A recent article highlights the practice of Swedish model scouts seeking new talent outside of the Stockholm Center for Eating Disorders. The doctors at the center reported that last year patients were approached by modeling scouts while on walks outside the clinic. Employees at the center have since had to change protocols to avoid these incidents. From the article:
"Many of the girls approached... were teenagers and some had a body mass index -- a measurement of a person's height-to-weight ratio -- of as low as 14. A healthy BMI is between 18.5 and 24.9 for an adult woman."
As alternative-universe as this all seems, this practice falls well within the parameters of our understanding of western beauty standards, right? That sense of confused shock you might be feeling is perhaps due to the fact that the effort to diffuse the insidiousness of western beauty standards has been ratcheted up recently. The War on Obesity has provided an effective platform for codifying western beauty standards.
The public health rhetoric has allowed for the culture's fatphobia to rear its head under a new, more palatable banner. Yesteryday's "but you'd be so pretty if you just lost some weight" has become today's "I just care about your health."
In a recent radio interview with KPFA's Kate Raphael, I discussed the way that US standards of feminine attractiveness had nothing to do with health, and that, in fact, ill-health was at the heart of what the US (and the west more generally) find most attractive in women. If you're unclear on that, re-read the quote on patients' BMI above.
Keywords: Stockholm Center for Eating Disorders, model scouts, war on obesity, beauty standards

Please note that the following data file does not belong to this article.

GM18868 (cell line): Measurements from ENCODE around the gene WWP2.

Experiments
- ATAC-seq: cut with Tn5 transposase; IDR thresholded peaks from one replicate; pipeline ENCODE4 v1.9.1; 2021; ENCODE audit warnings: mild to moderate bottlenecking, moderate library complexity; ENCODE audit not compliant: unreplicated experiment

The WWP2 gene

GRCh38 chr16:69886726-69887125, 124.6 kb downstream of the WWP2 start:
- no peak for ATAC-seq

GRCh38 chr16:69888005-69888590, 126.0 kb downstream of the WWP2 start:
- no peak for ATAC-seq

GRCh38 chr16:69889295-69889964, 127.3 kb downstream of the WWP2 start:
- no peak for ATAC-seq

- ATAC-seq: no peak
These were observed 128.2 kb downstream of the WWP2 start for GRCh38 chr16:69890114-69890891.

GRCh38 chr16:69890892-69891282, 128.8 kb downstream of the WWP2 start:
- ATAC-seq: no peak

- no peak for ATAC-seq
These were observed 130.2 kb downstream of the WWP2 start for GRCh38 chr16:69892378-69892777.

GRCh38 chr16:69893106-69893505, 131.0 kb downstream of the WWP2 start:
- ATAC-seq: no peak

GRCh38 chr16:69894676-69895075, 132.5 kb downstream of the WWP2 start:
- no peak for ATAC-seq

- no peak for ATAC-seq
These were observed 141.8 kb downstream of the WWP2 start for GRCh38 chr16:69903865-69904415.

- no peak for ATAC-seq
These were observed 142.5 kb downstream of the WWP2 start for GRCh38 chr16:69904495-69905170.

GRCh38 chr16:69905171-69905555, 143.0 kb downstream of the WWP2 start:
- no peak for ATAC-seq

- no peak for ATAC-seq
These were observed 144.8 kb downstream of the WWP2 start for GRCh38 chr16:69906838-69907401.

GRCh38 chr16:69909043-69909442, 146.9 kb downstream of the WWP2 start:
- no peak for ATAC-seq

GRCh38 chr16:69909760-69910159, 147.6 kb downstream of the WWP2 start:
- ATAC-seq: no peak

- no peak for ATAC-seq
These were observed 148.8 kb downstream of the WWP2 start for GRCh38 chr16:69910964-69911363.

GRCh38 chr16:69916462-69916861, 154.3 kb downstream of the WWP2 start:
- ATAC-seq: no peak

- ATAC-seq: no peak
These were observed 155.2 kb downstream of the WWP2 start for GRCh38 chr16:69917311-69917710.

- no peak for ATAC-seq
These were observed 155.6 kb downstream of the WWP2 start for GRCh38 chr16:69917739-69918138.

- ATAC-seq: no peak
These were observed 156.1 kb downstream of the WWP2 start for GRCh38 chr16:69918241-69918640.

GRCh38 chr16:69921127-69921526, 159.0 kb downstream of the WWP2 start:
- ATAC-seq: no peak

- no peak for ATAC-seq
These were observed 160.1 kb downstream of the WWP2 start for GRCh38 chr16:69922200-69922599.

I met Jen Larsen a few weeks ago at San Francisco's Booksmith when she was in town for a reading of her new book, Stranger Here: How Weight Loss Surgery Transformed My Body & Messed with My Head. Weight loss surgery (WLS) is a highly charged topic, especially in fat activist community. As a fat activist and fat studies scholar it's easy for me to criticize the pervasiveness of WLS propaganda and decry the literal and figurative danger this practice presents; as a radically pro-choice feminist it's much more difficult (as of yet, impossible) for me to criticize or decry individuals who have opted to pursue WLS. Before I knew that Jen's book had been released by Seal Press (who also published Hot & Heavy: Fierce Fat Girls on Life, Love & Fashion), I read a review of it in People Magazine. I was immediately interested in its critical engagement with such an important topic. Yesterday KPFA's Kate Raphael interviewed Jen and me about our respective books, our views on the War on Obesity and the different ways that our lives interact with fatphobia. Listen to the interview right now (the interview begins halfway through the episode).
Keywords: WLS, Weight Loss Surgery, Jen Larsen, Stranger Here, KPFA, Kate Raphael, Women's Magazine, Hot & Heavy (#hotandheavy)
Alicia and Kori at the September 1 Picnic & Swap at Dolores Park in San Francisco. Outfits styled from clothing brought to the swap.
Fatty clothing swaps are revolutionary. They are revolutionary because they subvert the expectation that we not gather - because when fat-bodied people gather we are more visible. They are revolutionary because they challenge capitalism. They are places where we pool the resources we have and share them. And then we celebrate that sharing. They are revolutionary because they undermine traditional gendered ways of relating. The culture of clothing swaps encourages the exchange of "girl, you werked that!" and "that looks so good on you!" They are revolutionary because they refuse to accept that we, as fatties, ought to wear only muted colors in conservative cuts. Fatty clothing swaps take the frownies upside downies and take fashions' lemons and turn them into lemonade spritzers with a cran twist. That's why I love fatty clothing swaps. That's why if you've been thinking of hosting one you really ought to!